On Monday 25th of March took place a Capture the Flag (CTF) competition in Royal Holloway as part of the Security Testing course. Due to the Spring break the participation was limited to 10 people, but whoever was interested was free to participate remotely. Hopefully, we were able to form three teams of four people each and shared the laboratory space. Two of my teammates were going to participate remotely which initially was thought as a drawback.
At first the professor described the rules and restrictions of the game as well as the pointing system that would be used.
Each team was owning a BackTrack and a Server machine. The Server was a modified Metasploitable, which was easy to figure out from some known vulnerable applications like tikiwiki. Moreover, we had to decide a secret phrase and a big secret phrase (the flags) that were placed somewhere in our systems from the operator of the event. The teams were allowed to attack each other in order to gain access to the opponents’ servers using all the appropriate means, but there were some restrictions regarding the defending techniques, where no denial of services and no system reboots where allowed.
As for the pointing system, we earned:
- 1 point for each leaked password
- 3 points for each secret phrase
- 5 points for each big secret phrase
In addition, the respective points where reduced from the team that its passwords, secret and big secret phrases, were revealed.
Obviously, the aim of the CTF was to collect the highest number of points! In order to achieve our purpose we planned to attack as soon as possible, while we were trying to strengthen our defence. In the rest of the post I’m going to refer to the efforts of our team.
Before the CTF event, we were thinking that we will be given enough time to prepare our Server in order to reduce vulnerabilities (exploitable applications and misconfigurations). However, our assumptions were dropped and we began to attack and defend simultaneously. First of all, we retrieved the running processes on our machine in order to point out the vulnerable ones and fix them. At the same time, a scan on the network for the opponents’ machines was conducted, trying to figure out the versions of the running applications in order to search for any available exploits.
Each Server had a number of users (e.g ftp, service) and there was also a special user (our was ‘daisy’) with a probably weak password, vulnerable to brute force attack. Our first priority was to change these passwords to stronger ones. The first attack was performed at the vsftpd (Very Secure FTPD) application using an exploit from Metasploit (vsftpd_234_backdoor), which returned a shell with root privileges. Then, it was easy to retrieve the secrets and big secrets of the rest of the teams, gaining our first points and leading the scoreboard.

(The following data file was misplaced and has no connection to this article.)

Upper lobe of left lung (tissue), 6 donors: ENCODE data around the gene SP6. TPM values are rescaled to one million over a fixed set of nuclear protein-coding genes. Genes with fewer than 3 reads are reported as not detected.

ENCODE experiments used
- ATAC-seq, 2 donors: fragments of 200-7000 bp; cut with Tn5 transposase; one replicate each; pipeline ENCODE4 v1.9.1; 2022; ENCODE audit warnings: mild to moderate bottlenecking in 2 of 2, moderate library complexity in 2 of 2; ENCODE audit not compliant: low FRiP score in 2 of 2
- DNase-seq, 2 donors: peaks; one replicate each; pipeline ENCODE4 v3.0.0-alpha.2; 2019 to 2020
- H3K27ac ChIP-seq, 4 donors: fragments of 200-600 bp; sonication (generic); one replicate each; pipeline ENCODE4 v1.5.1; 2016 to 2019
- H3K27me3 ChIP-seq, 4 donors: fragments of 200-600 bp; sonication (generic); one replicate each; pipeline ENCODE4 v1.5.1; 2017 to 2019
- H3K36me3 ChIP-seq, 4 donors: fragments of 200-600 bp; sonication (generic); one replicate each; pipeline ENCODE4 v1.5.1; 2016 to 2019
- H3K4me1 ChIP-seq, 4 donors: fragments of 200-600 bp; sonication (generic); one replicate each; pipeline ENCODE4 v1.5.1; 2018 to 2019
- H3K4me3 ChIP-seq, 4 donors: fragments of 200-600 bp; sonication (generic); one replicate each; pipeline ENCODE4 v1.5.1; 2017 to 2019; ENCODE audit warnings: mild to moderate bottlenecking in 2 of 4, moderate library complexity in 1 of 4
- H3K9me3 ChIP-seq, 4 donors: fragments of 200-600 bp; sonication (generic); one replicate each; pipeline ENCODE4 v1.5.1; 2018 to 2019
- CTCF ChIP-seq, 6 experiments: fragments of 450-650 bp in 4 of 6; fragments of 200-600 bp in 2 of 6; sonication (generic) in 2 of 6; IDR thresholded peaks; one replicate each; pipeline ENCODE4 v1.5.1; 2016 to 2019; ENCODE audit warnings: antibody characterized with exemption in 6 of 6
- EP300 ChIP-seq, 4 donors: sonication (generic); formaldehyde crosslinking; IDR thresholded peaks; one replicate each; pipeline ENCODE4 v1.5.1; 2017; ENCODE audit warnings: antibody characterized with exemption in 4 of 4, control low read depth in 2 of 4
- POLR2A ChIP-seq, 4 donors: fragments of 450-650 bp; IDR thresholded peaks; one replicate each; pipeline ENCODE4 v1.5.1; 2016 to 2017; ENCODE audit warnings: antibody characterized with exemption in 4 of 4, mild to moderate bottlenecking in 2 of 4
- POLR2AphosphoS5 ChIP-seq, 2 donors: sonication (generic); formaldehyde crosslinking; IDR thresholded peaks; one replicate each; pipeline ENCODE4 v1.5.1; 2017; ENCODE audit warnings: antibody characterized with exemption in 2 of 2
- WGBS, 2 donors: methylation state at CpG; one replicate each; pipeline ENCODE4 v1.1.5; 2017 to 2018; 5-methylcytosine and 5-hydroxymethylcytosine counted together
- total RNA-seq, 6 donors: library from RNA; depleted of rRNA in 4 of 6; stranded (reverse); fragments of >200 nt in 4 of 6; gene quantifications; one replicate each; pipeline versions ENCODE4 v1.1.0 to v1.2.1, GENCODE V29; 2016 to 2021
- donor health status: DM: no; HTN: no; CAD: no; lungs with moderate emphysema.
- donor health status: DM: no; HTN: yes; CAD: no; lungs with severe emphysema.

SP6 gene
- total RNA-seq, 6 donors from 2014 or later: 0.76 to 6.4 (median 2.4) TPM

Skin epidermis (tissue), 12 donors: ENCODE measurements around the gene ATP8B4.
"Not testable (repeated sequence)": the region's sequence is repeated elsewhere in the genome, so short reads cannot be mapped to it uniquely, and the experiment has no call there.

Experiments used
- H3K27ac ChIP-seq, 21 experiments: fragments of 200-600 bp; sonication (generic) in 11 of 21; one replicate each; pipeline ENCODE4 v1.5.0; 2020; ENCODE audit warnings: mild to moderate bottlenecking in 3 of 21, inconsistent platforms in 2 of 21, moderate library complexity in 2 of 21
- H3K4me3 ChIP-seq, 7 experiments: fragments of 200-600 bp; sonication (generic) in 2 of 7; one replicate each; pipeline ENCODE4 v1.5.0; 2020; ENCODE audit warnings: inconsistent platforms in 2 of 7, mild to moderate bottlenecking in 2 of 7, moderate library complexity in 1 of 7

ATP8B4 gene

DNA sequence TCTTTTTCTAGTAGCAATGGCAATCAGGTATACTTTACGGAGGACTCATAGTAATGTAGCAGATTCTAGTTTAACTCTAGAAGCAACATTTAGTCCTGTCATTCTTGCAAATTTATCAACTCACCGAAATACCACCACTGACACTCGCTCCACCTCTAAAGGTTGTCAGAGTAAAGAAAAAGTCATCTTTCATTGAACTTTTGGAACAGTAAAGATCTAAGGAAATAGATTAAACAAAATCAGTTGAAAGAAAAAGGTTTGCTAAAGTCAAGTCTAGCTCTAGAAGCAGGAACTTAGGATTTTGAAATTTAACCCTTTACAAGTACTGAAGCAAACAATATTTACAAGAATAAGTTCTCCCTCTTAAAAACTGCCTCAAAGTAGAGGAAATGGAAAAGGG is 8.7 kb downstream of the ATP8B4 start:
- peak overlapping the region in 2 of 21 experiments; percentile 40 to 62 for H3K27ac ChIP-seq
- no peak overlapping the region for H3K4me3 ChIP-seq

In the meantime, we were trying to find a solution in order to avoid any possible attack to our machine using the same exploit by setting an option in the configuration file covering this hole.
Unfortunately, the Servers allowed the connection with rlogin and any user (even root) without the use of password. By the time we fixed this issue (by removing .rhosts file from users folders in order to ask for a password), our system was already compromised (the netstat results of TCP connections where on fire!). From then on, each team was able to acquire each others secrets, so after an 1.30 hour we were all even.
One of the teams tried to block access using iptables, an incident that was reported, so they lost some points. Their action gave us the idea to modify the other Servers’ iptables by adding entries that allowed access to their systems only from our machines (BackTrack and Server)! For a while, they where confused so we had enough time to prepare our system and our next attack. Another vulnerability was found to the IRC process (running on port 6667), which was also exploitable using Metasploit (unreal_ircd_3281_backdoor), gaining root access to the other teams’ Servers. Although, we knew the vulnerabilities, we were not able to fix some of them (like the irc).
After the break the operator of the event asked for new big secrets and placed them into our machines. Subsequently, all the systems were again compromised and the big secrets were revealed. Nevertheless, we were trying to find new weaknesses in case we gained some points for our variety of attacks. Some of the members of the team were trying to exploit a NFS misconfiguration which allows to mount shared folders from other servers, when the professor announced that the winner will be whoever unzips first a locked zipped file placed in a certain location. Using hints that were located in the same folder, the purpose was to find the unique users of each Server (like ‘daisy’) and type their initial letters in alphabetical order. The tricky part was to use capital letters instead of lowercase!
As we were the first team to unzip the file, we won the CTF!! Congratulations to my team members for our collaboration and efficiency and to our opponents for their competitiveness!! I would also like to thank our professor for organising the event.
Being my first CTF event ever, I was awaiting to participate and give my best in order to win. Despite the fact that the number of teams was limited to three teams, the level of pressure and competition was high enough, so we were able to test and extend our skills and learn which errors to avoid in the future. The ability to adjust effectively to current conditions and estimate the situation given restricted amount of time before acting was some of the valuable skills gained through this process. Moreover, it was important that we managed to overcome the communication difficulties we faced due to remote collaboration over Skype.
All in all, it was a great experience, we enjoyed with the rest of the team members as well as with our ‘opponents’ and I’m looking forward to more to come!!